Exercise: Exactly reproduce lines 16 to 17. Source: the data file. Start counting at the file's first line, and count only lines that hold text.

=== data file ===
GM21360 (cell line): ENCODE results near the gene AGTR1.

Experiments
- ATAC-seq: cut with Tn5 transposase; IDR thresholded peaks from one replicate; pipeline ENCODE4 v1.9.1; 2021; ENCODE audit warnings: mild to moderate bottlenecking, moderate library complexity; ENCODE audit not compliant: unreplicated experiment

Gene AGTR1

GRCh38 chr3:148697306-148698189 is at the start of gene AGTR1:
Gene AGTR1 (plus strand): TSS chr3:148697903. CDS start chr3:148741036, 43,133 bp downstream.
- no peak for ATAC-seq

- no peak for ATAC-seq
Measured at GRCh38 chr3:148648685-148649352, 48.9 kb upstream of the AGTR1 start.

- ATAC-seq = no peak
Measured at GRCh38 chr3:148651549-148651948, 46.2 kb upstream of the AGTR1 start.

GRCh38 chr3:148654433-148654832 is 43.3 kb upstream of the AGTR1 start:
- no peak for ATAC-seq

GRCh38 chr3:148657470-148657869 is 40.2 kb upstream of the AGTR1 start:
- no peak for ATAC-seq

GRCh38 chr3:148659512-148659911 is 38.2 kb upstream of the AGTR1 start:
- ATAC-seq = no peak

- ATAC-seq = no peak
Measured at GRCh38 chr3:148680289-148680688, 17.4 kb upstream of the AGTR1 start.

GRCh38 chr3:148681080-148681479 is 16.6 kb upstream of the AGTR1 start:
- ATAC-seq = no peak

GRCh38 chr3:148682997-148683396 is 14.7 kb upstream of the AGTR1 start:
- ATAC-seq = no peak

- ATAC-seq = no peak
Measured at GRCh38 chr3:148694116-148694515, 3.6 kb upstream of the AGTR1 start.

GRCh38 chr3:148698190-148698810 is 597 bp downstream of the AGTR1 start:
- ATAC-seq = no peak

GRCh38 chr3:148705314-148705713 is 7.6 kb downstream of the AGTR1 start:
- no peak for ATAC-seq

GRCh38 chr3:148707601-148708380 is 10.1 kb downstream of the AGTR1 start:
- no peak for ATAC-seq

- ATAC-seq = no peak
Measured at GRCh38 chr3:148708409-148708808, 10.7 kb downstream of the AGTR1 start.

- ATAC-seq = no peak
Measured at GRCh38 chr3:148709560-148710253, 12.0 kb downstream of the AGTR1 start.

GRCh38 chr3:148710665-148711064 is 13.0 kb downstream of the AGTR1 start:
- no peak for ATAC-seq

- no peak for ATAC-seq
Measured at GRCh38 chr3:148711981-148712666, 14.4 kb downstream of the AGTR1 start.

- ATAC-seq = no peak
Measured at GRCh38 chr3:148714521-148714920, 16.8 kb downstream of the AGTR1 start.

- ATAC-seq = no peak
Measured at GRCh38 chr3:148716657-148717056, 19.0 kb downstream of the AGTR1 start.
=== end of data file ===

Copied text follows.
GRCh38 chr3:148659512-148659911 is 38.2 kb upstream of the AGTR1 start:
- ATAC-seq = no peak